If you commute to work, you probably and unfortunately see traffic tubes every day. They’re similar to traffic cones but lankier, and their purpose is to caution drivers about nearby road workers and to adjust one’s speed accordingly. So what happens to traffic tubes when they’ve completed their noble duty? Nothing. If a traffic tube enters a landfill it will sit there for more than 10,000 years, according to the Environmental Protection Agency (Preliminary Review of the Degradation of Plastic and Rubber Materials. EPA. 2006). This gives a whole new meaning to ‘Expect Delays’, which is why Making Purchases with a RePurpose can truly make a difference for the environment and our future.
Used traffic tubes can often be purchased directly from construction companies. Recently, the Riverside ReStore received a large donation of them and started pondering “RePurposes”. We were thrilled with the green possibilities: stepping stones and tree “huggers”!
RePurposing the Base:
- Remove the black rubber base from the orange tube by slipping it over the top. Now you have two RePurposable items: the base and the tube.
- Simply wash each base and align them in your garden walkway as easy, inexpensive, and eco-savvy stepping stones.
Note: The black rubber base is manufactured from recycled tires and is surprisingly sturdy, usually weighing between 12 and 18 pounds each. Their open space in the center, where the tube was situated originally, lends itself to become a decorative feature. You can either allow grass to naturally grow through (see photos above) or fill it in with ornamental gravel or river rock. Black, white, and grey gravel is a stylish option which provides additional traction and a weatherproof solution for icy climates.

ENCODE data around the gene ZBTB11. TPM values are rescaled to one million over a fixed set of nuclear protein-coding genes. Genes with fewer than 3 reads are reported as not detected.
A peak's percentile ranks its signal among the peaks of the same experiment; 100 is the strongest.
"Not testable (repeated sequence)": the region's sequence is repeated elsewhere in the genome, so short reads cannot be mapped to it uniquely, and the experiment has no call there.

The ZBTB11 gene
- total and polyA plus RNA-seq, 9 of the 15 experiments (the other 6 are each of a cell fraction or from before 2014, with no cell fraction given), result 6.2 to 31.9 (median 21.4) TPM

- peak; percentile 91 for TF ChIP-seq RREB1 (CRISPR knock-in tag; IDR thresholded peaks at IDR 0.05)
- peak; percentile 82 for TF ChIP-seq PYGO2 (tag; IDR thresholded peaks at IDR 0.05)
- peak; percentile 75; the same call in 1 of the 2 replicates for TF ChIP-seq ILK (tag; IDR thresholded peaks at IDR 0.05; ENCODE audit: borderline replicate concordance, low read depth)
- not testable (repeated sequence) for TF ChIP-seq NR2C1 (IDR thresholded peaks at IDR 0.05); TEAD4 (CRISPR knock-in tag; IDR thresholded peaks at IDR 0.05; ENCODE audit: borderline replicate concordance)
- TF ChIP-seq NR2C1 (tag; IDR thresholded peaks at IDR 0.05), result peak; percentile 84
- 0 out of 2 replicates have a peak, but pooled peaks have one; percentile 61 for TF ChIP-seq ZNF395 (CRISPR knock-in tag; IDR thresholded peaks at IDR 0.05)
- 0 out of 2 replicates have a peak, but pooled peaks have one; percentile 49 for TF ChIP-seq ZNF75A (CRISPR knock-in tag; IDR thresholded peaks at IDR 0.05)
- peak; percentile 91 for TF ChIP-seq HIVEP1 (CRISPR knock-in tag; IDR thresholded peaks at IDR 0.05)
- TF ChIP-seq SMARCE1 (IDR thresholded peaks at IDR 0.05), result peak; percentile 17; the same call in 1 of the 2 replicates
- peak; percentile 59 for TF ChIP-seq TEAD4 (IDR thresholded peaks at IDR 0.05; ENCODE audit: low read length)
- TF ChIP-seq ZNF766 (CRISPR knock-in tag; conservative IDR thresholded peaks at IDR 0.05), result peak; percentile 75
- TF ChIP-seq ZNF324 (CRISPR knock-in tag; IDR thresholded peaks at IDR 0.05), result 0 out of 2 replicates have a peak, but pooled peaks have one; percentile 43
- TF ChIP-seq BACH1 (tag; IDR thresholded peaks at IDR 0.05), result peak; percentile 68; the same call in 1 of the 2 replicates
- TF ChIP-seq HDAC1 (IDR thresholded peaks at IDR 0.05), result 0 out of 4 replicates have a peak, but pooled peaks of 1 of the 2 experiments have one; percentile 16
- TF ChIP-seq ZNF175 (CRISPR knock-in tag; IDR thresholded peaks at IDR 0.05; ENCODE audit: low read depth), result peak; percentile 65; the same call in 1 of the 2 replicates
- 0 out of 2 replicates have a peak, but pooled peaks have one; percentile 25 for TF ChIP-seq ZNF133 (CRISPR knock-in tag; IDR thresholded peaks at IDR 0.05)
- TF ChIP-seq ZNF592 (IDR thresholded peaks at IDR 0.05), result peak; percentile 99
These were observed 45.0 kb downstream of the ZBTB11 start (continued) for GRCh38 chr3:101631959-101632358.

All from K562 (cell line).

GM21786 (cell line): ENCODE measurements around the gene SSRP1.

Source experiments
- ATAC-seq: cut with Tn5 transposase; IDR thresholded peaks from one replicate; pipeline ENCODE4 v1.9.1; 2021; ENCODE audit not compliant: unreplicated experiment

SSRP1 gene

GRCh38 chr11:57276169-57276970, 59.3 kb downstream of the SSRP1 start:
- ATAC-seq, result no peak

The orange traffic tube can also serve as a “RePurposed” tree hugger, literally. Tree protectors, also known as tree guards or tree tubes, are probably more common on the East Coast, and are used to protect the bark and trunk of fruit trees and saplings from rodents, rabbits and deer that might chew on the trunk or scratch themselves on the bark, damaging the fragile tree. Perhaps ‘Buck Rub’ isn’t plaguing you in Los Angeles, but rodents, opossums, and the neighbor’s cat might be. Tree protectors are a gardener’s friend whether you live in a forest or a concrete jungle.
RePurposing the Tube:
- Drill or punch holes liberally throughout the middle (two vertical feet at the center) of the tube in order for tree to breath. Note: Traffic tubes are quite similar to products manufactured specifically as tree tubes with one alteration, ventilation holes.
- You will also need a support stake. Master gardeners recommend that you bury a support stake between 14 and 16 inches below the soil, 1.5 inches away from the tree, and on the north side of the tree to prevent the stake from blocking sunlight.
- Slice the traffic tube vertically, using a saw or box knife, and place it over the newly sprouted sapling or wrap it around the existing trunk.
- Align the tree tube with the support stake (some store-bought stakes with pre-drilled holes) and drill matching holes along the tube’s sawed open seam.
- Lace a zip-tie (or a more eco-friendly product) through each set of holes to secure the tube to the support stake.
Congratulations! You’ve just “RePurposed” would-be industrial waste into garden beautification and protection equipment.
All photos courtesy of:
Riverside ReStore’s Chief RePurposer, Kristii Mac is always looking for creative and eco-savvy ways to bring new life to products that would otherwise be destined for a landfill.
For more information on the “Make Purchases with a RePurpose” program, please email firstname.lastname@example.org. A special thanks to our Director of Retail Operations, Cindy Tyrolt for her awesome stepping stone idea.